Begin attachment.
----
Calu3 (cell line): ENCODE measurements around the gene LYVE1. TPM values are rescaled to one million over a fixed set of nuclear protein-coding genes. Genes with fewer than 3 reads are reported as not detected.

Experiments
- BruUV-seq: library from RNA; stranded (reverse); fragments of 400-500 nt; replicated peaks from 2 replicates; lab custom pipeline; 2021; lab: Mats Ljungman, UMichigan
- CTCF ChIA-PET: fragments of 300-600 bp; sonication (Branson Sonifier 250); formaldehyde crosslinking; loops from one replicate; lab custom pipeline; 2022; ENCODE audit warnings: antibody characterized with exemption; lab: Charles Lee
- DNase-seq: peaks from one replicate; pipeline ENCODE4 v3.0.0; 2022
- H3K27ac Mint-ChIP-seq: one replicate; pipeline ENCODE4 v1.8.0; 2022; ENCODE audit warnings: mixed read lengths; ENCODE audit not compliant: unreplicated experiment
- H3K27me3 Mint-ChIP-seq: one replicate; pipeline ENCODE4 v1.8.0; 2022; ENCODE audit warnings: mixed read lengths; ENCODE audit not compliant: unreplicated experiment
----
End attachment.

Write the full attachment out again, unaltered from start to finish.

Calu3 (cell line): ENCODE measurements around the gene LYVE1. TPM values are rescaled to one million over a fixed set of nuclear protein-coding genes. Genes with fewer than 3 reads are reported as not detected.

Experiments
- BruUV-seq: library from RNA; stranded (reverse); fragments of 400-500 nt; replicated peaks from 2 replicates; lab custom pipeline; 2021; lab: Mats Ljungman, UMichigan
- CTCF ChIA-PET: fragments of 300-600 bp; sonication (Branson Sonifier 250); formaldehyde crosslinking; loops from one replicate; lab custom pipeline; 2022; ENCODE audit warnings: antibody characterized with exemption; lab: Charles Lee
- DNase-seq: peaks from one replicate; pipeline ENCODE4 v3.0.0; 2022
- H3K27ac Mint-ChIP-seq: one replicate; pipeline ENCODE4 v1.8.0; 2022; ENCODE audit warnings: mixed read lengths; ENCODE audit not compliant: unreplicated experiment
- H3K27me3 Mint-ChIP-seq: one replicate; pipeline ENCODE4 v1.8.0; 2022; ENCODE audit warnings: mixed read lengths; ENCODE audit not compliant: unreplicated experiment